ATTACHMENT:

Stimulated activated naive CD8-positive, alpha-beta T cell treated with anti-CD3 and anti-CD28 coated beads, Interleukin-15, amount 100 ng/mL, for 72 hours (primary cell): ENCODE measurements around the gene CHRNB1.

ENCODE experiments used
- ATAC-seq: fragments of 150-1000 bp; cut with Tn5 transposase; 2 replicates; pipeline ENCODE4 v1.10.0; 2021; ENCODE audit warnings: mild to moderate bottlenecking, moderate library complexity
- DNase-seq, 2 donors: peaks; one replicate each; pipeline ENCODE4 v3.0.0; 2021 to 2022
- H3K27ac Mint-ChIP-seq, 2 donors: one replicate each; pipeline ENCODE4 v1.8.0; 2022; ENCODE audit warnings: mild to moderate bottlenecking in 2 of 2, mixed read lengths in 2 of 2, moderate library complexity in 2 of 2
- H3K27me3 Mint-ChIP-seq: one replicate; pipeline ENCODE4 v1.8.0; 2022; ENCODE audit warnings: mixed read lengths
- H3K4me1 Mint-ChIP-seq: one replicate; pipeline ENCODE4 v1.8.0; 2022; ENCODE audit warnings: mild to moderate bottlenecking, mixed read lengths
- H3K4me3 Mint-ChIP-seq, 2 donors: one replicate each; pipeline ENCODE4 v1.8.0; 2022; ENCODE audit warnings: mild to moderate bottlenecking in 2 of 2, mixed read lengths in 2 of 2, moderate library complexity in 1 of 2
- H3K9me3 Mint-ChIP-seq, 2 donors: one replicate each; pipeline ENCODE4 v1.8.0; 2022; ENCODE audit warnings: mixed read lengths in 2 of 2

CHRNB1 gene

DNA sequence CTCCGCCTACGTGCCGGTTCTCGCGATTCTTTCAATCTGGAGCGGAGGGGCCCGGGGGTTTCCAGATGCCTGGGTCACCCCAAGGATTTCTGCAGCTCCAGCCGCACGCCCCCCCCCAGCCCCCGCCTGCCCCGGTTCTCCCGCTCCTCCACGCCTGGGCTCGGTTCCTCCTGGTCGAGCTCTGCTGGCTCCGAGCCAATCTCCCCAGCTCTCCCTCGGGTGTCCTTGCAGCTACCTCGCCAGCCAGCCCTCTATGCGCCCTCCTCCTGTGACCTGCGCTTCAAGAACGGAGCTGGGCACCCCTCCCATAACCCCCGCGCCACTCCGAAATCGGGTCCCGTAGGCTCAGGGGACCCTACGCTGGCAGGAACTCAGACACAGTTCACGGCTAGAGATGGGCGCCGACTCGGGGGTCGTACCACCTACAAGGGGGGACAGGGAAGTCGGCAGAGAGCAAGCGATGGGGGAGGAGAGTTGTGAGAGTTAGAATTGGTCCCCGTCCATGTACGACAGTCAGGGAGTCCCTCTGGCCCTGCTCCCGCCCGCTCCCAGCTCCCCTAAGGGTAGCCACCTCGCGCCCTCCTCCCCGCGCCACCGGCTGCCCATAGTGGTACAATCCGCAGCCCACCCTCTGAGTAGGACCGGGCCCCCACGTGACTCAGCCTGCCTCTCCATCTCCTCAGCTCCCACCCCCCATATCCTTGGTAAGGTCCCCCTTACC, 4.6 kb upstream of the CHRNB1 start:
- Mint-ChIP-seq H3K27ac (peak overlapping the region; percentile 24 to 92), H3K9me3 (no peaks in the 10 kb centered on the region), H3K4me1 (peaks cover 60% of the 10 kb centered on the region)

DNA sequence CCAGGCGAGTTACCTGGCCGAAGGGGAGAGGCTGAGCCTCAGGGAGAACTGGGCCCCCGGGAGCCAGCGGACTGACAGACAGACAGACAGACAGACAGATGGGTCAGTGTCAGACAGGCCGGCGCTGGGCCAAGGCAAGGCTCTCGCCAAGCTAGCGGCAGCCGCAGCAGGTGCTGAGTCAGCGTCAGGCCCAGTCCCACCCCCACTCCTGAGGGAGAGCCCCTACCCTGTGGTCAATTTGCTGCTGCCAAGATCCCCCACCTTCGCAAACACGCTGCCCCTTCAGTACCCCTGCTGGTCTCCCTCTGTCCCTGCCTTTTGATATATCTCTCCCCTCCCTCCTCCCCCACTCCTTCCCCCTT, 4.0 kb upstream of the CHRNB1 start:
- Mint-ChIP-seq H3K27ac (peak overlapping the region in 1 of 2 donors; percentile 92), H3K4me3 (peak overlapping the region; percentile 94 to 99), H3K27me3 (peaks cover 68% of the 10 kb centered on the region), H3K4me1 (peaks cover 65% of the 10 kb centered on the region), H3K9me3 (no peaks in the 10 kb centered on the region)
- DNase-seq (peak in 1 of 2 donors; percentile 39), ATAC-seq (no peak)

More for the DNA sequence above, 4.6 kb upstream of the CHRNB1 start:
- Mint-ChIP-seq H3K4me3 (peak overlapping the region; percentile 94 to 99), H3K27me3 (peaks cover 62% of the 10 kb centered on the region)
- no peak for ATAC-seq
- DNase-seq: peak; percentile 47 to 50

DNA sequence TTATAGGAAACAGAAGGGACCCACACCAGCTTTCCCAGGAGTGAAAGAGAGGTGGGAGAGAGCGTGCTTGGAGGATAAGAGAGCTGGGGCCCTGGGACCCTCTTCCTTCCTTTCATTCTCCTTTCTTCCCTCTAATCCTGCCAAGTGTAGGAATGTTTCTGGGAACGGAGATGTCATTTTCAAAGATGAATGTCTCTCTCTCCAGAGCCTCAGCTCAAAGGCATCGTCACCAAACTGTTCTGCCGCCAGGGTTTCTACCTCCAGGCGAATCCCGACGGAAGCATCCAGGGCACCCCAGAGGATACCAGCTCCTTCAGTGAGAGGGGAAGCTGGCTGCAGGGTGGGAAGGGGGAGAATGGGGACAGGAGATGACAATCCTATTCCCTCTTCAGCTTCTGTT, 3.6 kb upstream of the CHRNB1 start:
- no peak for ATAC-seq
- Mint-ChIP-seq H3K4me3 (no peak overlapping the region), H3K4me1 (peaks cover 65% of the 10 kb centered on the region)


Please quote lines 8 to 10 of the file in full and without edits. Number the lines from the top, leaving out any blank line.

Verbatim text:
- H3K4me3 Mint-ChIP-seq, 2 donors: one replicate each; pipeline ENCODE4 v1.8.0; 2022; ENCODE audit warnings: mild to moderate bottlenecking in 2 of 2, mixed read lengths in 2 of 2, moderate library complexity in 1 of 2
- H3K9me3 Mint-ChIP-seq, 2 donors: one replicate each; pipeline ENCODE4 v1.8.0; 2022; ENCODE audit warnings: mixed read lengths in 2 of 2

CHRNB1 gene